France has a reputation as a world center for the arts, science and philosophy. The architecture is also still preserved through centuries. In Vietnam, there are many buildings with French architecture. Could you tell us how France restores, maintains and preserves its cultural heritage?
It is very important to preserve heritage. We are in a French consulate’s premises—a historical building that is 151 years old. We are happy to have 49 sites listed on the world heritage list at UNESCO.
First, because it is our history, and we consider history very important. If you want to grow, you need to know your roots, just like a tree. Second, it is something that we need to preserve. In France, what we do to preserve our heritage is to make a list of preserved historical monuments. When a monument is on this list, its owner cannot do anything without getting the approval of the local cultural representative of the state. That allows us to make sure that everything is preserved.
Obviously, it can be modernized, but you have to respect some rules and ensure that it is in accordance with what was built before. The good thing for the owner is that they can ask for money to help preserve the monument. Whether it is a castle, a very old house, or even something more contemporary, if it is on this list, you can get money to help you preserve it. That is one way to ensure it is in a good state.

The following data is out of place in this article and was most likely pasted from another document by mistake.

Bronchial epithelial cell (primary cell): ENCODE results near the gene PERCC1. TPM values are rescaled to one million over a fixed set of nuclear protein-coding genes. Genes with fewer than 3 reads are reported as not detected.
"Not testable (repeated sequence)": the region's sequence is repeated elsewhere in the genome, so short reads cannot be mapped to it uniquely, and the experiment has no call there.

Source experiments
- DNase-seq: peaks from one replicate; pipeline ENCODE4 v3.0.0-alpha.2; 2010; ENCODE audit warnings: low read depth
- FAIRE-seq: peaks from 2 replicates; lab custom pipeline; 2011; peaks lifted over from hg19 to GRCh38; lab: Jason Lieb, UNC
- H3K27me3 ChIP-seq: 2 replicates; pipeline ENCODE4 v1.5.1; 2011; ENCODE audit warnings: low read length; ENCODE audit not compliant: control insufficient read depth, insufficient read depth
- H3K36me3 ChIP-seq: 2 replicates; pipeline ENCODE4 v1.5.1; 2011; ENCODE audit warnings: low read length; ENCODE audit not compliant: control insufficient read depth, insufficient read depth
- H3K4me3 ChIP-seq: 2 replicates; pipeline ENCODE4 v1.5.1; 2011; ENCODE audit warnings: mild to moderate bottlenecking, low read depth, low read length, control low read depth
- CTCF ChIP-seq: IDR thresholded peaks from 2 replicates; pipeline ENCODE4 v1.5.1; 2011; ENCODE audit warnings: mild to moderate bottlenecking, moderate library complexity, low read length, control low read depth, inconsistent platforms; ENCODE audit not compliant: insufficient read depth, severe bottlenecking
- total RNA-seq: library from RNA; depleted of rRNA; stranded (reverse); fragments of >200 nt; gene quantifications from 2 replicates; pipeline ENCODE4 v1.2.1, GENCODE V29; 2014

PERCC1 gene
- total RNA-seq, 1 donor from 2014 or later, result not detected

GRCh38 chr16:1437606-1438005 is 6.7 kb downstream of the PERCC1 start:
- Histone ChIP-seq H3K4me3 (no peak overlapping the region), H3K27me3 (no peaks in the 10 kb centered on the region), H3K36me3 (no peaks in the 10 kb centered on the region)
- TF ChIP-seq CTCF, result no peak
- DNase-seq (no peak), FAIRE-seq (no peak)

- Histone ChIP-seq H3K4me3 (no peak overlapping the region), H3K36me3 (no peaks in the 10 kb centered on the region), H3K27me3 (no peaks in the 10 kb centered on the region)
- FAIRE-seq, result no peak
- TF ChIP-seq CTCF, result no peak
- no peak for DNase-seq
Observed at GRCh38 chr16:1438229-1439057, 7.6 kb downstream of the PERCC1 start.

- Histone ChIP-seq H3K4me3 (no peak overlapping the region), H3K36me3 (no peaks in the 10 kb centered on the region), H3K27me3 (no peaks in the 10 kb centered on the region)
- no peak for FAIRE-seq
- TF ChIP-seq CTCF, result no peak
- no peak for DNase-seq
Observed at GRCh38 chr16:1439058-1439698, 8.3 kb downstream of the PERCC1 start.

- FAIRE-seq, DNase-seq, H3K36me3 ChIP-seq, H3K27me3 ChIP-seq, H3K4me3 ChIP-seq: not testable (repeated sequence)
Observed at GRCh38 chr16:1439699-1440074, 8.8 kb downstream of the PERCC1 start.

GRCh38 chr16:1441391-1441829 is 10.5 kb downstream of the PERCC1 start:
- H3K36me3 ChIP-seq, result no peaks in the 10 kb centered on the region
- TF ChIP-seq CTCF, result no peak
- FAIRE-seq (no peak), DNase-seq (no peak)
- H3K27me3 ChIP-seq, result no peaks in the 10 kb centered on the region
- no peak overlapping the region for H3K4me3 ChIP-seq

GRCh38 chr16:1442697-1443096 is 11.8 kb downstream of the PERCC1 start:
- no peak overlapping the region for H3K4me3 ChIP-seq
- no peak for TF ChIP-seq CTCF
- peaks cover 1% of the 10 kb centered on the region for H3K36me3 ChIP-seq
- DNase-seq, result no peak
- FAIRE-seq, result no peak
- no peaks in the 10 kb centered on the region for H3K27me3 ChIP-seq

The other thing is that, as French people, we are taught about heritage at a very young age. We make sure that the young generation knows about heritage and is keen on preserving it.
How does the French Government attract Vietnamese students to study in France? And how does the youth participate in the development of the Vietnam-France relationship?
We are very happy to see that many young Vietnamese people want to study in France. We hope to continue to help them study. We have different grant programs, and we are very proud to have welcomed more than 1,000 students, thanks to the grants given by the government. We have made it even bigger. We increased the number of grants given to young students last year by 20%.
Vietnam is the third country in terms of students who receive money from the French state to go to France. We have very good schools in every field, and universities in mathematics, junior sciences, marketing, etc. In all sectors, we welcome young Vietnamese to France.
On the other hand, we have more and more French schools and universities interested in setting up a campus in Vietnam. It allows French students to come, study and join Vietnamese institutions. After that, they can return to France and study. It is a win-win situation. And the exchanges between the young students are the best way to get to know each other.
Vietnam is one of the few countries affected by climate change and rising sea levels. As a leading country in the fight against climate change, how will France support Vietnam?